Using radiation to enhance quality attributes of leafy vegetables: a mini-review
The radiation spectrum, photon flux density, and photoperiod play essential roles in plant growth and development. The emergence of light-emitting diodes (LEDs) in plant science has advanced our understanding of how the radiation spectrum regulates primary and secondary metabolism in plants. It is particularly important for leafy vegetables grown in controlled environments because it manipulates plant growth and quality attributes such as appearance, texture, nutrition, and flavor. Red- and far-red-absorbing phytochromes and blue-absorbing cryptochromes mediate the shade-avoidance response and phototropism to regulate plant morphological traits such as plant height and leaf area. Ultraviolet-A, ultraviolet-B, and blue radiation can activate protective mechanisms in plants, thereby increasing accumulation of health-promoting phytonutrients including antioxidants, flavonoids, and carotenoids. Supplemental blue radiation increases anthocyanin production in leaves for enhanced red coloration. In addition, combinations of various wavebands can influence organoleptic properties (e.g., flavor and aroma) of leafy vegetables through radiation-regulated biosynthesis of phytochemicals and volatiles. The radiation spectrum can also interact with other environmental factors such as photon flux density, creating a complex network of physiological and biochemical regulation. As consumers of leafy vegetables prioritize food quality in their purchasing behaviors, precise delivery of radiation from LEDs presents opportunities to consistently produce high-quality indoor edible crops with traits of interest.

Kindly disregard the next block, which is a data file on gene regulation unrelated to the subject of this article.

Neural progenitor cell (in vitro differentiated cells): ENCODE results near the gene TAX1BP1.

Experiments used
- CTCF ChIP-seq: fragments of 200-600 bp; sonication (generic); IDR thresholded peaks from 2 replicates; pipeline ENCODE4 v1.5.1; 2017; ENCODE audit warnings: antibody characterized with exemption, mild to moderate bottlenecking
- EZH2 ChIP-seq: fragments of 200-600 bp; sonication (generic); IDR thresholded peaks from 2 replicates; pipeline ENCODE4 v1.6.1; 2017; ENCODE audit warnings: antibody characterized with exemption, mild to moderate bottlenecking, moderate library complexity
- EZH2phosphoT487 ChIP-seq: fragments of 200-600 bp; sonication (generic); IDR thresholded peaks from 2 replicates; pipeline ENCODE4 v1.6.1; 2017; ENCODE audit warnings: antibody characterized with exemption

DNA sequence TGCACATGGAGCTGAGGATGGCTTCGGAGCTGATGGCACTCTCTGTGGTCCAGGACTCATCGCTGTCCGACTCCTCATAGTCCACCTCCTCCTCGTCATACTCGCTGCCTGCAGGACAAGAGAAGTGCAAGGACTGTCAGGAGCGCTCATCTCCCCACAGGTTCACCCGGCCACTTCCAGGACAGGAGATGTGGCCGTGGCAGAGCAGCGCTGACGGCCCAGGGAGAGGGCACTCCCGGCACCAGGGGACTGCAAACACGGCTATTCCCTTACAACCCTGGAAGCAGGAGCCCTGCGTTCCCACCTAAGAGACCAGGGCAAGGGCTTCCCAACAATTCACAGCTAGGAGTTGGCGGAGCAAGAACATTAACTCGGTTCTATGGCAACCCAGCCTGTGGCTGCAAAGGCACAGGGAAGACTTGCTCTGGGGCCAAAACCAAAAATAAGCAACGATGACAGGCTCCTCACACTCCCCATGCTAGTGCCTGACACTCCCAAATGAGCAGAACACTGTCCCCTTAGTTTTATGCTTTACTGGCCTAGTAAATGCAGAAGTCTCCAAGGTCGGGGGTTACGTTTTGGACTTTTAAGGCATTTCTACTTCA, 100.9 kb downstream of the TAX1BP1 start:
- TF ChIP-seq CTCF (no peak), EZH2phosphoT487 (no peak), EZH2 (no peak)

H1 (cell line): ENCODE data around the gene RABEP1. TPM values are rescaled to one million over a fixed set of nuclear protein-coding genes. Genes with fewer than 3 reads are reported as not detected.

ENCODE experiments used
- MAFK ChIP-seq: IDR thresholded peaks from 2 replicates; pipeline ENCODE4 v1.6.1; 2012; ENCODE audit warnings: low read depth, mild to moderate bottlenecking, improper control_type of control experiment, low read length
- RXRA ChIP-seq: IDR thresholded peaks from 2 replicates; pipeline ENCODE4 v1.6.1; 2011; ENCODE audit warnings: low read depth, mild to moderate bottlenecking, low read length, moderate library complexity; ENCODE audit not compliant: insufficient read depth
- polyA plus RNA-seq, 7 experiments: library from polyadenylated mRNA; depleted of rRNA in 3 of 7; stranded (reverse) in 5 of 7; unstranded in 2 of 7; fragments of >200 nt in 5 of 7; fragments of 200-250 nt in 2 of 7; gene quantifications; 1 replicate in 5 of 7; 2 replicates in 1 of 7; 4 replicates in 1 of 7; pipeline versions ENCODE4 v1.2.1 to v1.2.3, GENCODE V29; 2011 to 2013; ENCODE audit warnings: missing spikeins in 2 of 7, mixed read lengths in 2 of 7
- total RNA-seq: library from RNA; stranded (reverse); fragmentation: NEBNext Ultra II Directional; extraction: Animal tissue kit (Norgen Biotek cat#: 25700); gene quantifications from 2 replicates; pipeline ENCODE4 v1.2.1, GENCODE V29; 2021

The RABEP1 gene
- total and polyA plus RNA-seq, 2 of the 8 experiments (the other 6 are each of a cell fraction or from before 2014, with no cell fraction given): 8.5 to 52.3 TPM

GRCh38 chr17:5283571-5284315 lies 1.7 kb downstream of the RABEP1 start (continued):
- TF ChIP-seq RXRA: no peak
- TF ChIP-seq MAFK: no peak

Meng, Q. and Runkle, E.S. (2018). Using radiation to enhance quality attributes of leafy vegetables: a mini-review. Acta Hortic. 1227, 571-578
anthocyanin, LEDs, nutritional value, sensory attributes